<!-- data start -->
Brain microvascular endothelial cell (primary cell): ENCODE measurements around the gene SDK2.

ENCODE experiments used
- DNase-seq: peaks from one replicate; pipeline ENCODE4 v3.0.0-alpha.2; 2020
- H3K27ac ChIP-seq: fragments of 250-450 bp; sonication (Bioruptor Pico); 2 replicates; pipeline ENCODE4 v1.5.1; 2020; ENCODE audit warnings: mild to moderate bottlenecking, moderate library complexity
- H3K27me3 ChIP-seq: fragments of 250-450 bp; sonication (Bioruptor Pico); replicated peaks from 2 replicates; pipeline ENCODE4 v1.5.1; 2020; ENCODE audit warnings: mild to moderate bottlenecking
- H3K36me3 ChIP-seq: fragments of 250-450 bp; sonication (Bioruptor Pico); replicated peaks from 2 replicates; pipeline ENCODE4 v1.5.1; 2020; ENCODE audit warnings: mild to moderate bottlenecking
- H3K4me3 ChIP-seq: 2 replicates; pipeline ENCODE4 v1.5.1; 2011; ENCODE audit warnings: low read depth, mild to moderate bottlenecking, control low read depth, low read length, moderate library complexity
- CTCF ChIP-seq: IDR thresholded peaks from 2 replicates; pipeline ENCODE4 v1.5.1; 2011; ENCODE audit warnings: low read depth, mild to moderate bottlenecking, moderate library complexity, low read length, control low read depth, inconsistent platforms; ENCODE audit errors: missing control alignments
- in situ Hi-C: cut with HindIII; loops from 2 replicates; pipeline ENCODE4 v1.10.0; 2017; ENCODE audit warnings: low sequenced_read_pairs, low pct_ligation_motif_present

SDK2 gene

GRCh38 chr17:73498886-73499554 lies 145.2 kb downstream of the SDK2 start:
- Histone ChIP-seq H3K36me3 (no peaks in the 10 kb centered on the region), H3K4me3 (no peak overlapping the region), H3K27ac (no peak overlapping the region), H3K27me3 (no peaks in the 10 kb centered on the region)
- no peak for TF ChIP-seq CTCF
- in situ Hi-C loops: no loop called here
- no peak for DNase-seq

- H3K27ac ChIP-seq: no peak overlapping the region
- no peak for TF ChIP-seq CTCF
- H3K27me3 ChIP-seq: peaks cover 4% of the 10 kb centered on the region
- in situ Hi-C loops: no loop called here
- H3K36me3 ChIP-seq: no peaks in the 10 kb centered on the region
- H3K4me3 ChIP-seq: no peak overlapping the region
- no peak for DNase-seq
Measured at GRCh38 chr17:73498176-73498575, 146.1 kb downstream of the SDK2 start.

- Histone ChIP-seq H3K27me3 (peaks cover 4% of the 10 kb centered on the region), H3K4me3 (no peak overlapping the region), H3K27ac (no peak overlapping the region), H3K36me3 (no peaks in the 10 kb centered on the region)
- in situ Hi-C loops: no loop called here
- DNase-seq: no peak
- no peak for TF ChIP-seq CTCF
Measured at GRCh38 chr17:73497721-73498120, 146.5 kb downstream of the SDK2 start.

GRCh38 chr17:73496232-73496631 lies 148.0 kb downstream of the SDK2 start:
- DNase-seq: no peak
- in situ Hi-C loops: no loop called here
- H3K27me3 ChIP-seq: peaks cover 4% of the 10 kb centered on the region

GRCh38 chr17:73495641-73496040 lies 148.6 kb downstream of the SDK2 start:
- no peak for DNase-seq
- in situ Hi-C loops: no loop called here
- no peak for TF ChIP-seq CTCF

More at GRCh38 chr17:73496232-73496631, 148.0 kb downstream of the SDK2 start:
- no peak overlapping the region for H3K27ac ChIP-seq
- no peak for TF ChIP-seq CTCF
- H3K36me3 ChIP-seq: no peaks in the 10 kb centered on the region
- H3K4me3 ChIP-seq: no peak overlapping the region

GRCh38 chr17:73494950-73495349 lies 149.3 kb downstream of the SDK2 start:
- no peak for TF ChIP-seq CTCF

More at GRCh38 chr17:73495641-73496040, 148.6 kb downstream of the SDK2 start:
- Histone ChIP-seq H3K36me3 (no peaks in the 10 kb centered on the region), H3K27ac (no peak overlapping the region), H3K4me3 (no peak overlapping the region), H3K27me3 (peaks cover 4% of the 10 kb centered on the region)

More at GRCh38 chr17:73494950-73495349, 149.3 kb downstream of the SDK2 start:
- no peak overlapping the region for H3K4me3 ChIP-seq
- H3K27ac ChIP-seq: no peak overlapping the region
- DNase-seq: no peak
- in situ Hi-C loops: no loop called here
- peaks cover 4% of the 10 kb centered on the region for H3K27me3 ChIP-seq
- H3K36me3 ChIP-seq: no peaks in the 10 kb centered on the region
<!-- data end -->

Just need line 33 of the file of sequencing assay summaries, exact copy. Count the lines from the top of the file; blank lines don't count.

GRCh38 chr17:73495641-73496040 lies 148.6 kb downstream of the SDK2 start: